During an archaeological survey in the desert of Subeira Valley, south Aswan, an Egyptian archaeological mission from the Ministry of Antiquities stumbled upon pre-Dynastic rock markings.

Mostafa Waziri, secretary-general of the Supreme Council of Antiquities, explained that the markings can be dated to the late pre-Dynastic era, and were found engraved on sandstone rocks. They depict scenes of troops of renowned animals at that time, such as hippopotamuses, wild bulls and donkeys, as well as gazelles. Markings showing workshops for the production of tools and instruments were also found on some of the rocks.

Nasr Salama, director general of Aswan and Nubia Antiquities, described the newly discovered markings as "unique and rare" in Egypt. He pointed out that similar markings were previously uncovered at sites in Al-Qarta and Abu Tanqoura, north of Komombo town.

Key

US-UK intelligence 'hold key' to the demise of UN Sec. Gen. Dag Hammarskjold 56 years ago

© New York Times
Former UN Secretary General Dag Hammarskjold
A United Nations investigation into the death of Secretary General Dag Hammarskjold in 1961 could be edging closer to solving the mystery. It is understood the UK and US intelligence services could be sitting on vital evidence.

The death, in a plane crash, of UN Secretary General Dag Hammarskjöld in 1961 has been a mystery ever since but a new investigation could be edging closer to solving it. Research by Swedish aid worker Goran Bjorkdahl and Susan Williams, a senior fellow at the Institute of Commonwealth Studies in London, has forced the UN to reopen the case.

"My own conclusion... is that Hammarskjold's DC6 was brought down and that the motive was to maintain the west's control over Katanga minerals. It is significant that the UN, after Hammarskjöld's death, has become less of a challenge to the big powers," wrote Bjorkdahl back in 2011.

Padlock

Camp Algiers: An internment camp for Nazi sympathizers and Jewish refugees, erased from US history

© TheFREETHOUGHTPROJECT.com
As neo-Nazis face off against AntiFa at various protests across the country, the media fanfare often leaves the public asking how much free speech groups should be allowed when it comes to their extreme beliefs. Advocates of freedom will argue that free speech extends to all, no matter how abhorrent their beliefs--but to truly see the reality of what occurs when groups are targeted for their suspected beliefs, just look at history.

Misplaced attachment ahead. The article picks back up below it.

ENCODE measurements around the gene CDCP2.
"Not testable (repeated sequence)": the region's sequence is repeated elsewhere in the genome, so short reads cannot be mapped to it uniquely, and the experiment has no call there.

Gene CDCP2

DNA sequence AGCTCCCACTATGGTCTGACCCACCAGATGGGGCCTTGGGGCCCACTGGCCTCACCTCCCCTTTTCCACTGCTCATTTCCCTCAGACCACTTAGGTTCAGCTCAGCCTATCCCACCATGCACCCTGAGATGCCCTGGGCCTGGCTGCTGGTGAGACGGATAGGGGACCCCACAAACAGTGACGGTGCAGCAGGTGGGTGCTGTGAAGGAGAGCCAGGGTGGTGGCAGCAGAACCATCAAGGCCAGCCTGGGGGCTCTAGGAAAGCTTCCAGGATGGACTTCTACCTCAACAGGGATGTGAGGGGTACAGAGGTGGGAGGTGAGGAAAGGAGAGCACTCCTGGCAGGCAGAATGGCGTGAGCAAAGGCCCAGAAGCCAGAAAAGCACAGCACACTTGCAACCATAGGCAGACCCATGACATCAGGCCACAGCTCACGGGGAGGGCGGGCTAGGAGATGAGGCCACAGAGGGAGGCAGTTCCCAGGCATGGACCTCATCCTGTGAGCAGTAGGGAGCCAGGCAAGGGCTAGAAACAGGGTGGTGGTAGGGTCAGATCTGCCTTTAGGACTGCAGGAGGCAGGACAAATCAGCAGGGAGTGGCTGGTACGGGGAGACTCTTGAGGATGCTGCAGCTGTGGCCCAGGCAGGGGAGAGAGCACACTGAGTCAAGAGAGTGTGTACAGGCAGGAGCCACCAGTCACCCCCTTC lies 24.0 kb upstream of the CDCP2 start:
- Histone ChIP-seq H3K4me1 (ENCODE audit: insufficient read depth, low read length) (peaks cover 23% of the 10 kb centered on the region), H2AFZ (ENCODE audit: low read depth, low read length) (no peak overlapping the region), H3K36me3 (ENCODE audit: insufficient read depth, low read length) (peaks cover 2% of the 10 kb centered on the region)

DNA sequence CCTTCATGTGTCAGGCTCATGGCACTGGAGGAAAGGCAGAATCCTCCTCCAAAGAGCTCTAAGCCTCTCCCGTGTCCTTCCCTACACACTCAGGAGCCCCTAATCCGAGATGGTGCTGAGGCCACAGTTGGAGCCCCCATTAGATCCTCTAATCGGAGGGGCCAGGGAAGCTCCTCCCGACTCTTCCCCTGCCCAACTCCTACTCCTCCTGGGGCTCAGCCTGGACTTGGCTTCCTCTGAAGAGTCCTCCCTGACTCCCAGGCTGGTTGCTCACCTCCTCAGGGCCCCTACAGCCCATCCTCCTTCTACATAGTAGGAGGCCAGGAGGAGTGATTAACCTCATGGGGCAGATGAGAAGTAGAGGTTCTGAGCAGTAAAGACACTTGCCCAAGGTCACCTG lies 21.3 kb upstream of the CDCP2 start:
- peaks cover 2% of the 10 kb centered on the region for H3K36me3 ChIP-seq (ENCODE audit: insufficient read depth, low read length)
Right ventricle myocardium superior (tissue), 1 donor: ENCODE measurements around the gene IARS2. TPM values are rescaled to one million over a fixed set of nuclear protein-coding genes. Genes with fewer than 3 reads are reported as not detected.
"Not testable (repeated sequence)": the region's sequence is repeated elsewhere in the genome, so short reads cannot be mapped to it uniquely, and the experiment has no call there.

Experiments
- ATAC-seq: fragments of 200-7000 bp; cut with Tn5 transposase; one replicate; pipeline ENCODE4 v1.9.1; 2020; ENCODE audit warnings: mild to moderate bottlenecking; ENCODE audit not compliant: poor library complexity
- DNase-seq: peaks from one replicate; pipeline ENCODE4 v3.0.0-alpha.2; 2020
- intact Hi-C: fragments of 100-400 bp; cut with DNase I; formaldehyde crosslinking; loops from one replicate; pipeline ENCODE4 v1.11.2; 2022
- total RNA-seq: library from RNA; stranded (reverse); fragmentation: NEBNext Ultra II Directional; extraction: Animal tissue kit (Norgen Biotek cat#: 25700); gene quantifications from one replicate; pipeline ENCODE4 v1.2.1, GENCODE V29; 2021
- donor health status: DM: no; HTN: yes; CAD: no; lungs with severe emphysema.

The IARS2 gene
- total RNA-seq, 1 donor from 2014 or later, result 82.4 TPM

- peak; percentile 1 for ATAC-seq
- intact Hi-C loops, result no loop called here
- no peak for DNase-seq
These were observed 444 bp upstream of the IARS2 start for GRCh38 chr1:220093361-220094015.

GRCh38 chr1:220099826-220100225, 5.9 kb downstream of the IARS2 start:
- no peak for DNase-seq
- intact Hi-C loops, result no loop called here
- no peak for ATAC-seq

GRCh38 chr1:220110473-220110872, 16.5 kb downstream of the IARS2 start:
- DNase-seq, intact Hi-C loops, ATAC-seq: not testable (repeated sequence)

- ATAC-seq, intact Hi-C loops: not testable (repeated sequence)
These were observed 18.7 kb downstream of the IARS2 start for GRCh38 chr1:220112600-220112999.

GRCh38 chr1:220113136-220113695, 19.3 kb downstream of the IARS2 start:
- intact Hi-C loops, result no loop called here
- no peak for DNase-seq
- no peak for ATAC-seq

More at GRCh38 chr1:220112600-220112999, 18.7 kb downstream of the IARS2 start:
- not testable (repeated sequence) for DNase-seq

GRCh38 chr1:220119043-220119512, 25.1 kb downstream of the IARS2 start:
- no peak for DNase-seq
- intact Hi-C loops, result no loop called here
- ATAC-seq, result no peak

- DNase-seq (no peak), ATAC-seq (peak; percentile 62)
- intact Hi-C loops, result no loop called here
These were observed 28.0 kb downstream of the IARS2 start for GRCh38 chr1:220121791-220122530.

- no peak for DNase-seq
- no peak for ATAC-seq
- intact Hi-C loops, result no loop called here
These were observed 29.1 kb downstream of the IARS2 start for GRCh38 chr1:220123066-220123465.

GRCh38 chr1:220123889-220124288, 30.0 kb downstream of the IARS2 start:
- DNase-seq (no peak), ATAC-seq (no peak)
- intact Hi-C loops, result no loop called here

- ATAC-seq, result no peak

After the Pearl Harbor attack occurred on Dec. 7, 1941, tens of thousands of Japanese Americans were forced into internment camps, based solely on their heritage. The Roosevelt Administration did not stop there, and a significant portion of its wrath was carried out in another camp that is not mentioned in most history textbooks: Camp Algiers.

Camp Algiers was located in New Orleans, and while it was labeled as an internment camp for Nazi sympathizers from Latin America, a large percentage of the detainees were Jewish. The camp's legacy was detailed in a report by WWNO, New Orleans Public Radio.

Max Paul Friedman, a history professor at American University and an expert on the Latin American deportation operation during WWII, told WWNO that with over 1.5 million Germans lived in Latin America in the early 1940s, and the Roosevelt Administration made a case for the idea that "some of them might be Nazi agitators and even saboteurs and spies who could conceivably rise up and overthrow governments, and open up another front."

Boat

Vikings were never the pure-bred master race that white supremacists would like to portray

The word "Viking" entered the Modern English language in 1807, at a time of growing nationalism and empire building. In the decades that followed, enduring stereotypes about Vikings developed, such as wearing horned helmets and belonging to a society where only men wielded high status.

During the 19th century, Vikings were praised as prototypes and ancestor figures for European colonists. The idea took root of a Germanic master race, fed by crude scientific theories and nurtured by Nazi ideology in the 1930s. These theories have long been debunked, although the notion of the ethnic purity of the Vikings still seems to have popular appeal - and it is embraced by white supremacists.